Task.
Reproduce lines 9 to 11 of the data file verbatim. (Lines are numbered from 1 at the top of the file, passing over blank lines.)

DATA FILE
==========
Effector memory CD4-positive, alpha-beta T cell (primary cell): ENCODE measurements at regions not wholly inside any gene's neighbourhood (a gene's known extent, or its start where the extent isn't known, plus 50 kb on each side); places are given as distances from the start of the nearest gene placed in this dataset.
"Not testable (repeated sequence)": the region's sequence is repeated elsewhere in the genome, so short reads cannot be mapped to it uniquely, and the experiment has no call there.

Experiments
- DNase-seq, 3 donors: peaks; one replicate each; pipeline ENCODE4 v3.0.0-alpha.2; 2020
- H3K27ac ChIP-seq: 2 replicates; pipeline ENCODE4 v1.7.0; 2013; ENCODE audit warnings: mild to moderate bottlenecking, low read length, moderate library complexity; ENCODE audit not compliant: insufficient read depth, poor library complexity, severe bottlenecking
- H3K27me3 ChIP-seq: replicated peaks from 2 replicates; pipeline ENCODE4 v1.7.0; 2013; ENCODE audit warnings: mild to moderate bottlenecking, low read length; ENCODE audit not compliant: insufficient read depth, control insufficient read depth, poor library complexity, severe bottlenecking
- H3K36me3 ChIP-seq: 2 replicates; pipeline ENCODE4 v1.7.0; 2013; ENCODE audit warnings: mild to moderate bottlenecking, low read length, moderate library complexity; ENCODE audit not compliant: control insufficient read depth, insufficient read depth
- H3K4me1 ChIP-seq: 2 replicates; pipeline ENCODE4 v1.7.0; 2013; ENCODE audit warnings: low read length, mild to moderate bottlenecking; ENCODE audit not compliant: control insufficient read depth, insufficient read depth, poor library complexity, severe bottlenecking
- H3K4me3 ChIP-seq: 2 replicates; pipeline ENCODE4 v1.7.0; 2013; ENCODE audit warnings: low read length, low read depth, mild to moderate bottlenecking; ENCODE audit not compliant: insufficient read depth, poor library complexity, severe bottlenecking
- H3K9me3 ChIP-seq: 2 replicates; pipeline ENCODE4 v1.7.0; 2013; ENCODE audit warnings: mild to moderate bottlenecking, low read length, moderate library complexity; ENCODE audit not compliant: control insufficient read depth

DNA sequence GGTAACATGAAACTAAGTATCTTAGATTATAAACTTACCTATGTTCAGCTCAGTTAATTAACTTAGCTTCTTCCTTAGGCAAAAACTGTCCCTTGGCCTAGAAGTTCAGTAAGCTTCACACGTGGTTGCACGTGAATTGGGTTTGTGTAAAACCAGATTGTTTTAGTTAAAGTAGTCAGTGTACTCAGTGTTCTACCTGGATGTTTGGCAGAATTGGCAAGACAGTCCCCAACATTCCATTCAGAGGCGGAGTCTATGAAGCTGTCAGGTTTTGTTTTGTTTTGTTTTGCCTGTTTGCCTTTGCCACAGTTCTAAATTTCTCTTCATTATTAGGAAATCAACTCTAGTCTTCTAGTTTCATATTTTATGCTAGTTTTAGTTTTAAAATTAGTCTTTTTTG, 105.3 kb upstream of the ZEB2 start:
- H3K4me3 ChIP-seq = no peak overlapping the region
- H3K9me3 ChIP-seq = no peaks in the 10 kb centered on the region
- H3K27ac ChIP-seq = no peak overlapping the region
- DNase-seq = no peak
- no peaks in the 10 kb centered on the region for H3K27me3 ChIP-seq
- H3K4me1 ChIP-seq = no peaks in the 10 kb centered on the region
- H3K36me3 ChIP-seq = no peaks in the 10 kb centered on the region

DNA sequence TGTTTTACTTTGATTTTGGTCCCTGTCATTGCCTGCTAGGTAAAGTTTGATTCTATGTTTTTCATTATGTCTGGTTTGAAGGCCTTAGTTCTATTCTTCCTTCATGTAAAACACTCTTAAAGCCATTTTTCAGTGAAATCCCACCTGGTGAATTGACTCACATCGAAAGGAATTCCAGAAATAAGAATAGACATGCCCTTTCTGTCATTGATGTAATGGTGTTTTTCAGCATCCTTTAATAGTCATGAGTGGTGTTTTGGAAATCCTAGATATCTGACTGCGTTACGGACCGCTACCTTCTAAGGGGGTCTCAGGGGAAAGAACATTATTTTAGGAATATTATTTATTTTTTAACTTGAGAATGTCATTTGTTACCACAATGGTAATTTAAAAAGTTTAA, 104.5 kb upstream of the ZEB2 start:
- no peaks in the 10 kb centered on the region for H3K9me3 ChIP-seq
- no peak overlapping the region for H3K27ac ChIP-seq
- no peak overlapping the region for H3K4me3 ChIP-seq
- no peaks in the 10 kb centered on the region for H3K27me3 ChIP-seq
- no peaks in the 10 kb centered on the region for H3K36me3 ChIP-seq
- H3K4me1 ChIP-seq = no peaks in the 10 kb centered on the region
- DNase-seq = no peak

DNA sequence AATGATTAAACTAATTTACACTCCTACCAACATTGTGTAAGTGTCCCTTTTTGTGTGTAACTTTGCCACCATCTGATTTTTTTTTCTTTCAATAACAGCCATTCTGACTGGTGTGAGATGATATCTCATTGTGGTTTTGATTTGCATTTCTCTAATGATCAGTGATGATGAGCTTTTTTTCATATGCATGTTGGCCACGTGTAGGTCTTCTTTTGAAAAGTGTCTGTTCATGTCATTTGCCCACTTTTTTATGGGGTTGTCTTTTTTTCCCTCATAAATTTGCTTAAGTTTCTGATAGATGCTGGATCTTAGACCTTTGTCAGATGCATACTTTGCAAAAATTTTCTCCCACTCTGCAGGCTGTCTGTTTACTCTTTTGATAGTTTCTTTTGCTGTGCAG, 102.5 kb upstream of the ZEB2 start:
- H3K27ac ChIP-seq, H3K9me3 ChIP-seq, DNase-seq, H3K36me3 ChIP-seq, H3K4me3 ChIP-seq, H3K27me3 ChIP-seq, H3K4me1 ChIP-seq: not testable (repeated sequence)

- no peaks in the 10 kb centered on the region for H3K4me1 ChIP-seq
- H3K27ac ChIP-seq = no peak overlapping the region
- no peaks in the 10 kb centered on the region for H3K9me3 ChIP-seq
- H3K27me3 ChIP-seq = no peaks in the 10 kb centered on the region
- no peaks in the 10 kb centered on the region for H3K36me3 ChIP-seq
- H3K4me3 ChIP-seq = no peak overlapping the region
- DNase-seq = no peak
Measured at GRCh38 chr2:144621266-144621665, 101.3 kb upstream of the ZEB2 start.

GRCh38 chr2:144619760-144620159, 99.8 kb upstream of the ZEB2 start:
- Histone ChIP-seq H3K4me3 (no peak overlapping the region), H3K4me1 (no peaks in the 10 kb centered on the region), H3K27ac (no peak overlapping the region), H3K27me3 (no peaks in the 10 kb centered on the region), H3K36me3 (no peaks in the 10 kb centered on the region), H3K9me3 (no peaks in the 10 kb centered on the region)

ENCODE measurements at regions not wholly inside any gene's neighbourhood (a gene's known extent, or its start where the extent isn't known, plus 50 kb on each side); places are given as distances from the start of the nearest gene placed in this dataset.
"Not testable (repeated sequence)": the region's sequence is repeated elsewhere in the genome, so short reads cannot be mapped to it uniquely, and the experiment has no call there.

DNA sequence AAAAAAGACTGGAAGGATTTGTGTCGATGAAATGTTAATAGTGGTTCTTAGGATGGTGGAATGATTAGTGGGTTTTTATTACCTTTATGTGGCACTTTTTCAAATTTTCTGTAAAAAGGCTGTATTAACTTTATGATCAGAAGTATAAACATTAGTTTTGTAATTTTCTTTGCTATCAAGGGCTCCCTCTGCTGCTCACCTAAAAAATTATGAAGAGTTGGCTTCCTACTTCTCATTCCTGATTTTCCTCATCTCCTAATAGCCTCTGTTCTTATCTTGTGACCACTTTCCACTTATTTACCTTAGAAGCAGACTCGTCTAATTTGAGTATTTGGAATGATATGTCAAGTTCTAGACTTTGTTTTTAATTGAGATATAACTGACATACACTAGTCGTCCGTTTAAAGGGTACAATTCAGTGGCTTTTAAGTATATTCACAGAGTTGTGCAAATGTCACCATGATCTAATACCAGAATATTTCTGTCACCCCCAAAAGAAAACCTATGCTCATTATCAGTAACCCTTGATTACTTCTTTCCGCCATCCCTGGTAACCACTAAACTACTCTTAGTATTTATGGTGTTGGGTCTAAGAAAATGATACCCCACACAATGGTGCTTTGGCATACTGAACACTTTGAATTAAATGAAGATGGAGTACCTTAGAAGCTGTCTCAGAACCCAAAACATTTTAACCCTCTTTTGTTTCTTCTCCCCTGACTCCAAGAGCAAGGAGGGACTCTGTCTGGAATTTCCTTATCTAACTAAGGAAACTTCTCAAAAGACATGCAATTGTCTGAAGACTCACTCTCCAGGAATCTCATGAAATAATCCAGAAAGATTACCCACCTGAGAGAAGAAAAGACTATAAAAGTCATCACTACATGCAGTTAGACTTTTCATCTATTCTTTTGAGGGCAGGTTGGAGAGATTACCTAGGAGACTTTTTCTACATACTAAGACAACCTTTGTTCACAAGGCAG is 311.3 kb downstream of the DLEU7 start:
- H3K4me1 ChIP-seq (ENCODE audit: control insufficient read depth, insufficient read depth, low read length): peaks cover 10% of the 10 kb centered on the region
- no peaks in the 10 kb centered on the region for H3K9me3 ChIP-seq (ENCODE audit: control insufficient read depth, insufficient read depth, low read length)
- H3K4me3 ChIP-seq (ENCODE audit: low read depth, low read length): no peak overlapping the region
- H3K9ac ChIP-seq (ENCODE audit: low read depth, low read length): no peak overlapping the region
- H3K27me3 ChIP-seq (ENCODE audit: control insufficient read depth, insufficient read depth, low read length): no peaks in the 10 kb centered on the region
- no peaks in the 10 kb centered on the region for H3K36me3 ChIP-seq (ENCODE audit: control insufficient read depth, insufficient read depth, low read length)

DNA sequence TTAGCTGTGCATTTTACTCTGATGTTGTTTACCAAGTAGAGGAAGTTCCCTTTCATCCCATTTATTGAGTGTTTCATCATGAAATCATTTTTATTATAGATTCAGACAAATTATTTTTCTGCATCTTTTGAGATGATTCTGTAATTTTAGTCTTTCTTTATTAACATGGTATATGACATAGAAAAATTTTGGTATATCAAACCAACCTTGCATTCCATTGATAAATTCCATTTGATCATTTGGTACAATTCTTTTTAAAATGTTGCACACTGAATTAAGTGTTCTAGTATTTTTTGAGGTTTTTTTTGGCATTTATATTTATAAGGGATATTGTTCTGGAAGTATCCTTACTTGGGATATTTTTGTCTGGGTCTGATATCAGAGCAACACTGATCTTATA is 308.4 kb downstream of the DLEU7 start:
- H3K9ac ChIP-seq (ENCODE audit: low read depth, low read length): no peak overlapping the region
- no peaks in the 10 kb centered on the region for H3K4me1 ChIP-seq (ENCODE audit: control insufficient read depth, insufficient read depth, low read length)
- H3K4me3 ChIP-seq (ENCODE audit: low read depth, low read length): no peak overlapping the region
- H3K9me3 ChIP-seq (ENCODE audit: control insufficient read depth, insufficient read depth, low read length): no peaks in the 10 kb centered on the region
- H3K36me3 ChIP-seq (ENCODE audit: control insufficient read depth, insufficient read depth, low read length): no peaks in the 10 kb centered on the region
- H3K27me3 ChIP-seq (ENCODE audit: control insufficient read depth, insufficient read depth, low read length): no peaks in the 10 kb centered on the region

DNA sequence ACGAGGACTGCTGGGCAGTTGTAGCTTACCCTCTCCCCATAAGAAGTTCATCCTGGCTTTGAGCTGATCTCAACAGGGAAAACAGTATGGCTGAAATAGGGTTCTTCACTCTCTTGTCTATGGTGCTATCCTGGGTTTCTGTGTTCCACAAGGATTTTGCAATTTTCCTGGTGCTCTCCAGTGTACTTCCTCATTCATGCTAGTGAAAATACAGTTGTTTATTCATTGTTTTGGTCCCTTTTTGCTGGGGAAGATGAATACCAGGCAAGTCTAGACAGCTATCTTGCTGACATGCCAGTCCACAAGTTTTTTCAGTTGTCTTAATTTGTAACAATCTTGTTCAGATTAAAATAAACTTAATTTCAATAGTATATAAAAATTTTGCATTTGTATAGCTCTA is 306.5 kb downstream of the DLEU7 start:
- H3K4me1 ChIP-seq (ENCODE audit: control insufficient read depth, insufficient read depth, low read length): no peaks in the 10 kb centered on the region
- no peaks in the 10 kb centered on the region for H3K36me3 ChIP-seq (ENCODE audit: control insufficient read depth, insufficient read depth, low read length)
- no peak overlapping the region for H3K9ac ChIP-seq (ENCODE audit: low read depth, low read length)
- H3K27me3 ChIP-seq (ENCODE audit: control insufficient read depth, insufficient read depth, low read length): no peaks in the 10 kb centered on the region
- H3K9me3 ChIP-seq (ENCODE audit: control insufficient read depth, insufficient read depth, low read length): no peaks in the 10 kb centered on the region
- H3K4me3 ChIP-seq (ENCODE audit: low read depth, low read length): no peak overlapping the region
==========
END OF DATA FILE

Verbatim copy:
- H3K4me3 ChIP-seq: 2 replicates; pipeline ENCODE4 v1.7.0; 2013; ENCODE audit warnings: low read length, low read depth, mild to moderate bottlenecking; ENCODE audit not compliant: insufficient read depth, poor library complexity, severe bottlenecking
- H3K9me3 ChIP-seq: 2 replicates; pipeline ENCODE4 v1.7.0; 2013; ENCODE audit warnings: mild to moderate bottlenecking, low read length, moderate library complexity; ENCODE audit not compliant: control insufficient read depth

DNA sequence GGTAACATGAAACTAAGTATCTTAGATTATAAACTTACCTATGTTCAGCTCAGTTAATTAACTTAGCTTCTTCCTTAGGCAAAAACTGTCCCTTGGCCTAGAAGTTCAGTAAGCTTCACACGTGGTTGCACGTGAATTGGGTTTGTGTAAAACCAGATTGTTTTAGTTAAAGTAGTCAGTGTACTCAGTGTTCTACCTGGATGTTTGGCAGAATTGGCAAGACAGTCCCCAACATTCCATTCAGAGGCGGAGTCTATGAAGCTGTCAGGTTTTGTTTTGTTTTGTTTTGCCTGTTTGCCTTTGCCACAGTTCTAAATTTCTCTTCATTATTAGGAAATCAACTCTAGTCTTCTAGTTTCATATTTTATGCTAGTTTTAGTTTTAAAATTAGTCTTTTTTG, 105.3 kb upstream of the ZEB2 start: